Fate worse than Death

I’m not sure I’ve been hearing the term “Fate Worse than Death” recently. It was big during the Victorian period, referencing (for anyone who hadn’t encountered it before this) rape.

Given that in those days a woman raped was a woman shamed, who would probably never be accepted in “polite society” again, it did pretty much end her life as a member of the community, whether or not she was injured, impregnated, or got a disease from her rapist. Then, as now, the attitude expressed by the patriarchal society was “she wanted it” (must have). It seems odd that the men who are accused of rape don’t seem to have “wanted” the consequences of their activities becoming known, even though they instigated the activity, and generally got off without punishment (and sometimes with approval of some of their peers).

The attitude was so overwhelmingly male-dominated that (according to some scholars) Freud’s entire Oedipus Theory was based on the large numbers of women who reported that they had been raped by fathers, uncles and other family members; since this seemed “impossible” to Freud, he assumed that these reports were all fantasies, interpreted them as such, and built his theory based on this premise. Obviously, if the rapes could not have happened, the women dreamed that they did because they craved them, whether because they were masochistic, or because it was a twisted form of love. This foolishness dominated psychology for far too long, probably because the patriarchal foundation of it continues to flourish.

Recently Alabama legislated involuntary chemical castration for child molesters. While the chemicals do reduce recidivism in those who have requested it in the past, I am not sure whether it will have the same result with non-volunteers. I am pretty sure that the legislators are simply thinking that the “Threat of Castration” will reduce the occurrence of the crime, without looking at the science. “Make them afraid to” seems to be their answer to all social problems. I’m sure they’re terrified of the idea of not being able to “get it up”, but I feel they’d do better to reform the legal system to make it more fair for accused and their victims. At what point will the race and money of those involved no longer be deciding factors in the verdict?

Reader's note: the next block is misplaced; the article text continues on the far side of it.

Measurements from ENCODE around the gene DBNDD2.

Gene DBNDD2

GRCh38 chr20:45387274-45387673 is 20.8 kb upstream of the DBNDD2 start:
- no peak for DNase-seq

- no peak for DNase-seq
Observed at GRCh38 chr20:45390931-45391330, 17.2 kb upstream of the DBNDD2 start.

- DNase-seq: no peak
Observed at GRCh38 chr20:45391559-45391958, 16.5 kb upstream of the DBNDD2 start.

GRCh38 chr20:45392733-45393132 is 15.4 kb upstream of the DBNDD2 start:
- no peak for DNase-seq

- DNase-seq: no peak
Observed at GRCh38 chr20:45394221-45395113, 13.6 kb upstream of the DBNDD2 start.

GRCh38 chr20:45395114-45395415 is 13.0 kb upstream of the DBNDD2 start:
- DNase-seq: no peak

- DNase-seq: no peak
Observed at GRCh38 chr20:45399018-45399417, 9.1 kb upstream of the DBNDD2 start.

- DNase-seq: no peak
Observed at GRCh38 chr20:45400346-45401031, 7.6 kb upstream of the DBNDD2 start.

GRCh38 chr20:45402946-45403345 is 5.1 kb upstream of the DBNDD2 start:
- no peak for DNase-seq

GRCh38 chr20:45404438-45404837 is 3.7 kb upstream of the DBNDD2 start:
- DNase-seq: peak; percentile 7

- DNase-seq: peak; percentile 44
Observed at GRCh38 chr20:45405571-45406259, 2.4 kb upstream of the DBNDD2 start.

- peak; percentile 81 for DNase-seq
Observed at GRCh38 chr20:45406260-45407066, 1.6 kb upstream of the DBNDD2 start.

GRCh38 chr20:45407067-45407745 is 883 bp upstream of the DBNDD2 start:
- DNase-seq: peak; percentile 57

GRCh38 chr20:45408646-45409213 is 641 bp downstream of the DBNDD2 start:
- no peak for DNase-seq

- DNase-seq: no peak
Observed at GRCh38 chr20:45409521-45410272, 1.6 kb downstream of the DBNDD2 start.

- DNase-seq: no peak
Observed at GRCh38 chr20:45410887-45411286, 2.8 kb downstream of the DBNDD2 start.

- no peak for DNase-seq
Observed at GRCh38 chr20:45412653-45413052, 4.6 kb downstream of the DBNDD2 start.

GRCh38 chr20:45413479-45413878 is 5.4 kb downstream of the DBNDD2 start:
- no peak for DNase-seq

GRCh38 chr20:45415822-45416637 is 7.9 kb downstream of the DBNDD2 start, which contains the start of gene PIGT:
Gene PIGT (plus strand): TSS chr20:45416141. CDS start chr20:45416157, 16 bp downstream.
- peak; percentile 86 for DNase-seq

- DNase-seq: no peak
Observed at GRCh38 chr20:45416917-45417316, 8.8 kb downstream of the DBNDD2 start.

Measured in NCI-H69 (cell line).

Moreover, I feel we totally ignore the long term psychological effects of rape, much as we do most psychological Trauma. Clearly we do not care to provide medical support to rape victims, much less psychological support. Simply having a female officer take a statement, or sending a social worker to fill out some forms, does little to help the victim- not when rape kits languish untested in evidence lockers, and most women are too intimidated to come forward.  Our culture doesn’t totally ostracize victims of rape; we don’t behead them, as some say is done in Muslim countries. But we sure don’t support them. We don’t even seem to acknowledge the issues that go on for the rest of the victim’s life.

If the trust and faith in safety we have for our homes is lost (and it often is) when a house or apartment is broken into, it’s hardly surprising that having been raped, a woman is nervous around all men. Chances are good she was raped by someone she trusted, not a creepy stranger, so it’s the people she used to trust who are now sources of fear. Those who say “not all men” may feel offended that they are included in the group of potential attackers, but the rapist has proven to the victim that seeming and claiming to be a good guy is no proof against attack.

This is only made worse when rather than having the entire population rise up in indignation to sympathize and censure her attacker, a significant portion instead question her role, and defends him; she has lost any sense support within her community, of safe haven. I think it’s worse because the law, which should protect victims, seems far more focused on the “innocent until proven guilty” concept than that we should be trying to prevent repeat offenses. Yes, a false rape accusation would harm someone’s reputation; however, shall we follow the statistical probabilities rather than allowing the system to give greater benefit of the doubt to men and those they see as like themselves (especially if they know them)? A fair system can only benefit everyone involved. Reinforcing the trauma does our society no benefit.

I hope that there are enough rape support groups out there to help those who need it today, although I fear there are not. But as a first step, we should remember that like any trauma, the effects will continue for years, if not a whole lifetime, and stop suggesting that the victims just “get over it”. By not supporting victims we may be turning rape from a simple trauma to a “fate worse than death”.